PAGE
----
On Saturday 20th March, Chesterfield will play host to a gathering of anti-incineration campaigners from around the country when the United Kingdom Without Incineration Network (UKWIN) holds its Annual General Meeting (AGM) at the church on Spencer Street.

UKWIN is a network of 110 campaigners and campaign groups from throughout the UK. Many of these will be represented at the AGM, where they will listen to guest speaker Alan Watson deliver a presentation tracing the history of the anti-incineration movement.

Alan Watson will deliver a presentation tracing the history of the anti-incineration movement

Alan Watson will deliver a presentation tracing the history of the anti-incineration movement

Mr Watson, Director of Public Interest Consultants, is a recognised expert on waste treatment and disposal, and a former a member of Environmental Protection Advisory Committee for the Environment Agency in Wales. He previously worked for the Department of the Environment and was the senior specialist on Industry and Pollution for Friends of the Earth.

Participants will also be treated to a presentation from waste statistician Keith Kondakor about current trends in waste reduction and how to use waste data to support anti-incineration campaigning.

UKWIN’s National Coordinator, Shlomo Dowen, will explain how his High Court victory means campaigners can use the Audit Commission Act to reveal the financial arrangements behind large waste contracts.

This year’s AGM will be hosted by the local Chesterfield, Derbyshire and Derby groups.

Julie Harrington of Chesterfield Against Incineration (CAI) explains:

The event is particularly timely as a decision by Derbyshire County Council on whether to refuse planning permission for an incinerator in Chesterfield is imminent.

The planning application from the Wales-based firm Cyclamax, for a hazardous, commercial waste incinerator on Dunston Road, Chesterfield has generated an over-whelming level of public opposition from both residents and businesses, with over 11,000 objections to date, as well as opposition from every parish, town, borough and district council in the area.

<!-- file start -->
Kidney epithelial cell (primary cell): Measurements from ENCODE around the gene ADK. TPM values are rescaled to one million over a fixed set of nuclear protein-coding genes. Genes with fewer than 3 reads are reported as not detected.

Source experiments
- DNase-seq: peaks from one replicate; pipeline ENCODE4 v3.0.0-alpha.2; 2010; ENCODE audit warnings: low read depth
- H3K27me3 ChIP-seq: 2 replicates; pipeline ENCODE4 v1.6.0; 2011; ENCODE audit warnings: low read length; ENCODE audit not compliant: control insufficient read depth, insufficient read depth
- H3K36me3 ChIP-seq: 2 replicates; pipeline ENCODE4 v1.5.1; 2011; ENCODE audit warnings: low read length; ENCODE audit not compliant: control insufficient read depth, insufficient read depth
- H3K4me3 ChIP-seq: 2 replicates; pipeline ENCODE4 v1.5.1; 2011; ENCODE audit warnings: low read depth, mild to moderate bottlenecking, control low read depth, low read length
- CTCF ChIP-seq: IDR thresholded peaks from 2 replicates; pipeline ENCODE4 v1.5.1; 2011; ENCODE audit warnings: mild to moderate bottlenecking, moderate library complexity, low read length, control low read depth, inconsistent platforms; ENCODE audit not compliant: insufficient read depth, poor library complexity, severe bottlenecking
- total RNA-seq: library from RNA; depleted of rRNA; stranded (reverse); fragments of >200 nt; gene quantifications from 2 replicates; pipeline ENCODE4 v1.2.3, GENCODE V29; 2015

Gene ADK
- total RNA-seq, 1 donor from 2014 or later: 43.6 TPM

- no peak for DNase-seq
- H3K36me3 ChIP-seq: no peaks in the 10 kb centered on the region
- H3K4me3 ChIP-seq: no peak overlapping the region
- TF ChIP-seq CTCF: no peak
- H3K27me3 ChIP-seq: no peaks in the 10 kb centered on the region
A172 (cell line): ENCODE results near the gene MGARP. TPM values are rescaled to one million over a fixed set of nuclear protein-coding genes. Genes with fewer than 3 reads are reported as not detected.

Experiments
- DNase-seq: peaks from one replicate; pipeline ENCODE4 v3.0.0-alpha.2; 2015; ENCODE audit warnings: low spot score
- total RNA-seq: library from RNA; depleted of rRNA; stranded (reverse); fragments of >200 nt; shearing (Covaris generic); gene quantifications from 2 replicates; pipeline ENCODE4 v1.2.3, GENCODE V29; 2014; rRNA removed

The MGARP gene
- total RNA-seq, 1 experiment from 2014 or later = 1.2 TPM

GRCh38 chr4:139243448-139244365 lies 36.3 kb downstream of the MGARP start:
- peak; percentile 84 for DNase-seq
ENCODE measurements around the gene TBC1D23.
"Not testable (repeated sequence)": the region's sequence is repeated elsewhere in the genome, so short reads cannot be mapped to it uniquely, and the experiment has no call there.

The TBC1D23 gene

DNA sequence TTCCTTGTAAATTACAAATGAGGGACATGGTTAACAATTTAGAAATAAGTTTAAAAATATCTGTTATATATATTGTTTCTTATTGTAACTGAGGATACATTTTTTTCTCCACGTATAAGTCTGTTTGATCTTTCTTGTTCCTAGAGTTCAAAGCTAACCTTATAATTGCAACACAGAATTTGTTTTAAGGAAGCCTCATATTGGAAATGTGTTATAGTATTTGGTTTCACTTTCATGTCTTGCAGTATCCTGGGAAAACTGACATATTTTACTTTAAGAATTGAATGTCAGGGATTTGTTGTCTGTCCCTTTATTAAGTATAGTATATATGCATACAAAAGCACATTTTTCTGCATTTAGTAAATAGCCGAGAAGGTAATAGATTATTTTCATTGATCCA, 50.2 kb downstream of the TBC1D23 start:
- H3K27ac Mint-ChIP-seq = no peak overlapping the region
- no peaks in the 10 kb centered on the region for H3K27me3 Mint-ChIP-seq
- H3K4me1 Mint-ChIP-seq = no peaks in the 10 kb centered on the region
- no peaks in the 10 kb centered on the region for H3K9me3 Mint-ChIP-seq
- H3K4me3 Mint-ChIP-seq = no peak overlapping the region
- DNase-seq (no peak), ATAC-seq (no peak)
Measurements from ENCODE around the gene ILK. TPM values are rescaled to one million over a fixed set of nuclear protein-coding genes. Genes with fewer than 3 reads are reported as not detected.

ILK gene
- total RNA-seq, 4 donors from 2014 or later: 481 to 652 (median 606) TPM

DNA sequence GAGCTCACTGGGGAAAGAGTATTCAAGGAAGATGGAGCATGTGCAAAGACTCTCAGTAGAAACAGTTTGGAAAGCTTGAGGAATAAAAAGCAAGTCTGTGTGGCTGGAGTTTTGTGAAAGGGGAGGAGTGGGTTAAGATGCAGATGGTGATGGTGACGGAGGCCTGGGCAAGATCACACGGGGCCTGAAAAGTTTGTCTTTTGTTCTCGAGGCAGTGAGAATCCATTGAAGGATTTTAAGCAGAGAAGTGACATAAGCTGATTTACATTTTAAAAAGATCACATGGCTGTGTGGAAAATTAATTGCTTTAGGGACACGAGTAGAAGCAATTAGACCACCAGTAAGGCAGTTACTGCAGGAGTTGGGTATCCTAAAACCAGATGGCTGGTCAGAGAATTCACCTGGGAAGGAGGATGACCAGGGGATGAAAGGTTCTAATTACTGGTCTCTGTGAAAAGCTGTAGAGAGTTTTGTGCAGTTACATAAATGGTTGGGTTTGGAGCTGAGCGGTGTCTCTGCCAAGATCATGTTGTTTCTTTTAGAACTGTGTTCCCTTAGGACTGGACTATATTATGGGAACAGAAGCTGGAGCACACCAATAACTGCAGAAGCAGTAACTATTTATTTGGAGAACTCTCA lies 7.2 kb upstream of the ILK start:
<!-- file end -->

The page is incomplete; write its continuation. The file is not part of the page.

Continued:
The event will be an opportunity for local waste campaign groups to compare notes with others from throughout the UK. UKWIN’s National Coordinator, Shlomo Dowen, is looking forward to the event.

Gatherings like this one are always uplifting for those involved. They combine the serious work of campaigning and the joy of being with like-minded people.

According to Friends of the Earth’s Keith Kondakor:

Incineration is a false solution. Using the Earth’s finite resources more efficiently and cost-effectively demands more reuse, recycling and composting. Burning valuable materials is economic madness. We have just started on a recycling revolution in the UK that is diverting waste from landfill more quickly, more safely and less expensively than these costly, wasteful and unloved incinerator projects.

CAI’s Julie Harrington adds:

UKWIN has been a very valuable source of information and a great source of support for the campaign group, providing access to well-researched data and evidence on a range of safer and greener alternatives to gasification/incineration; experts on incineration processes and their environmental impacts; and case studies from councils across the country that have already ruled out incineration as an option in their waste strategies.

We encourage anyone interested in the subject to attend the AGM and benefit from the vast amount of knowledge and experience that UKWIN has gathered on these controversial and potentially health-damaging technologies.

Why incineration is a very bad idea in the Twenty First Century
by Paul Connett, PhD Continue reading »

We are proud to announce that the United Kingdom Without Incineration Network (UKWIN) is featured alongside others, such as Friends of the Earth Senior Waste Campaigner Michael Warhurst and UKWIN AGM 2009 keynote speaker Peter Jones, in Resource Magazine’s “Hot 100”.

Resource describes itself as a magazine offing a new perspective on waste. Each year they compile a list of 100 “waste and recycling stars” (waste geeks), and this year’s list recognises the work of some familiar names, including:

  • Shlomo Dowen (UKWIN) – “The people’s champion for freedom of waste information”
    Michael Warhust (FoE) – “Exposer of myths”
    Dominic Hogg (Eunomia) – “For taking the fight for better environmental policy from the national level up to the EU”
    Ray Georgeson (Ray Georgeson Resources) – “For his inspirational thinking…”
    Julian Parfitt (Resource Futures) – “Excellent research on composting”
    Matthew Thomson (London CRN) – “His enthusiasm is infectious and he constantly – quite rightly – challenges the powers that be”
    Kate Chappell (Carpet Recycling UK) – “For single-handedly setting up and gaining funding for two carpet recycling facilities”